Natural gas reservoir has several advantages compared to oil reservoirs mainly in terms of CO2 storage requirements. In a comparison, the gas and oil reservoir with the same initial hydrocarbon pore volume and then the declined natural gas reservoir (mainly containing methane) can save more CO2 than the oil reservoir. It happened due to two reasons: First is ultimate gas recovery that is valued at an average of around 65% of initial gas in place, almost two times more than ultimate oil recovery, which ranges from an average of 35% from the initial oil in place. Second, gas is about 30 times more compressible compared to oil or water. At isothermal pressure of 13.8 MPa, compressibility of natural gas is around 72.5 × 10−6/kPa compared to oil and water, namely 2.2 × 10−6/kPa and 0.4 × 10−6/kPa (Turta and Cucuiat 1982). In addition, because of the density of CO2 higher than the density of natural gas (2–6 times depending on reservoir conditions), hence it will separate automatically. CO2 has lower mobility compared to natural gas because of the greater viscosity which will result in high natural gas transfer efficiency in the enhanced gas recovery (EGR) process (Turta et al. 2007).

Based on the results of previous research, CO2 injection into gas reservoir not only gives advantage for CO2 gas storage but also can increase gas production in depleted reservoir or known as enhanced gas recovery (EGR). The concept of EGR is not much different from enhanced oil recovery (EOR). CO2 EOR has been proven technically and economically successful for over 40 years (Oldenburg et al. 2004). However, CO2 injection has not been applied for EGR and carbon sequestration. Several simulation and experiment works have been conducted to prove the feasibility of CO2 injection in the EGR process. Laboratory test showed that injection of 33% CO2 and 67% CH4 mixtures into a water-porous medium at pressure of 15 MPa and temperature of 40 °C yielded 23% of CH4 gas and 40% of CO2 trapped in the media (Cucuiat et al. 1983; Turta and Cucuiat 1982). In addition, simulation work has also been conducted. The production of gas from the initial condition of the simulation is 320 million m3, and after EGR the production of gas became 700 million m3 (Clemens and Wit 2002). Therefore, the presence of CO2 injections can improve gas recovery (Turta et al. 2007).

Although many studies of EGR model and characterization have been done and the results show that the application of EGR has potentially increased gas production and CO2 storage, however, EGR has not been applied in the field. Currently, there are only a few natural decline gas reservoirs that utilized EGR due to many considerations, for example, in Budafa Szinfeletti Field, Hungary (Beggs and Brill 1973). There are several aspects to take in consideration starting from the technical side to the economic aspect. From a technical point of view, excessive mixing of CO2 and CH4 will cause CO2 breakthrough. CO2 breakthrough is a condition when CO2 is brought to the production well. This condition will cause a decrease in natural gas production so that the EGR and carbon sequestration processes cannot be optimized (Srichai 2006). However, this can be overcome by utilizing a much larger ratio of CO2 density compared to CH4 (Wang and Economodies 2009). It can be performed by selecting the appropriate reservoir and injecting CO2 at the deepest point of the reservoir (Srichai 2006). While in economic aspects, large enough costs are needed to use EGR technology starting from the cost of procuring CO2, transportation to operational costs. The operational cost of CO2 injection depends on the pressure and flow rate requirements so that the injected CO2 meets the reservoir criteria. If the pressure and CO2 flow rate are excessive, it will increase operating costs, whereas if less, the natural gas produced and CO2 storage are less than optimal; hence, the optimization of operating condition is needed.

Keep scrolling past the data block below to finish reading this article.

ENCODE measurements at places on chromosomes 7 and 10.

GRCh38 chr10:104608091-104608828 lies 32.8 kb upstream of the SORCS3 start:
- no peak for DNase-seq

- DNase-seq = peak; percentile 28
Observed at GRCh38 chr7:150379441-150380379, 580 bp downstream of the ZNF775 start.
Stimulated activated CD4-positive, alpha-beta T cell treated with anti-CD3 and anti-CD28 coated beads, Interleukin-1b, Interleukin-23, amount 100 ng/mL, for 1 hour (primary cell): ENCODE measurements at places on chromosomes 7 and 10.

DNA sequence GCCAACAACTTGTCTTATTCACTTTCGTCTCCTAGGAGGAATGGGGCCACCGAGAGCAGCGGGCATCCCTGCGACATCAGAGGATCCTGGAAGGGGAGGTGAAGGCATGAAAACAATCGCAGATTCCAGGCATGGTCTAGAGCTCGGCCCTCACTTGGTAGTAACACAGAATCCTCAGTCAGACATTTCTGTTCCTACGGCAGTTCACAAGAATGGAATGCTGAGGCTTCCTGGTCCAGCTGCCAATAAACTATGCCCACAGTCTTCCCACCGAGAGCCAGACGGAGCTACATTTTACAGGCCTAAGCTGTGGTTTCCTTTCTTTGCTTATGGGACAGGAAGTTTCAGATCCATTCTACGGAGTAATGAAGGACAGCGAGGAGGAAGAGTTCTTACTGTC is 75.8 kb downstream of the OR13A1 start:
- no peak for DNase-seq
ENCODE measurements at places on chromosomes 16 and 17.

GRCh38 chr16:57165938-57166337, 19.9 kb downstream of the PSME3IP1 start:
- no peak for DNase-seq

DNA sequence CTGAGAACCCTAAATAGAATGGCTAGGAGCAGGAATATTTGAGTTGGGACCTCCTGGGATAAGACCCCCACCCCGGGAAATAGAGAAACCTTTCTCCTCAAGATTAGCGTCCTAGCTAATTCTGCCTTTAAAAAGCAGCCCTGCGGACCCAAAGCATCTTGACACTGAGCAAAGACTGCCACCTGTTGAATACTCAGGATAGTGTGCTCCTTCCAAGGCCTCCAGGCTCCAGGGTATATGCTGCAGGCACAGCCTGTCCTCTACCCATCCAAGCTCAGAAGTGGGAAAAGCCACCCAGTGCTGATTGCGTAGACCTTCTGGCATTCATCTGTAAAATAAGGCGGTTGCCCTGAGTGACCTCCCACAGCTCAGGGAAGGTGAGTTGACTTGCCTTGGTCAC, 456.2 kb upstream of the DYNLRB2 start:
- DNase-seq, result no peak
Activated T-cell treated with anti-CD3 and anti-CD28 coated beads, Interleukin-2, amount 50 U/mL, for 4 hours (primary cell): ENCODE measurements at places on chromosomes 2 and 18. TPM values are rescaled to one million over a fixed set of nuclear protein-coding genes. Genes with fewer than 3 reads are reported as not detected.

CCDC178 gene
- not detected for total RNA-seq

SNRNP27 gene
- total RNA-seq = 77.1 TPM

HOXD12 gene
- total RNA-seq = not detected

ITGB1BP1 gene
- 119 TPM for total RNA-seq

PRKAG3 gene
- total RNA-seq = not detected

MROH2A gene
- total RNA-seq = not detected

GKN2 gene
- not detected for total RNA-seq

In this study, optimization of CO2 EGR and carbon sequestration was carried out by optimizing the injection operation conditions and considering costs. Optimized variables include flow rate, temperature and CO2 pressure that are injected into the natural gas reservoir through injection wells. The aim of this study is optimizing the operating conditions to minimize EGR production costs and finally generate maximum profit from natural gas production and CO2 storage.

Approach/methodology

Determination of operating condition range of CO2 EGR and reservoir formation properties

The case study for operation condition of CO2 EGR and carbon sequestration in this research uses the data from Morrow County, Ohio, USA (Fukai and Mishra 2016). Pressure, temperature and mass flow rate injection conditions are 7.38 MPa, 31 °C and 0.30443 kg/s, respectively, while the natural gas reservoir condition used as case study in this research is based on field condition data of Cooperstown, Venango, and Crawford County Gas Field, Pennsylvania, USA, from the U.S. Geological Survey. From these data, it is known that reservoir has grimsby rock formation type with porosity of 10.35% and at depth 1706 m below ground level. The reservoir has permeability of 27.1 mD and water saturation value of 12%. The reservoir pressure and temperature conditions were 13.51 MPa and 48.33 °C, respectively (Castle and Brynes 2005). In this research, reservoir is assumed in the cylindrical shape and isolated along the length of 100 m of the reservoir (from injection well to production well).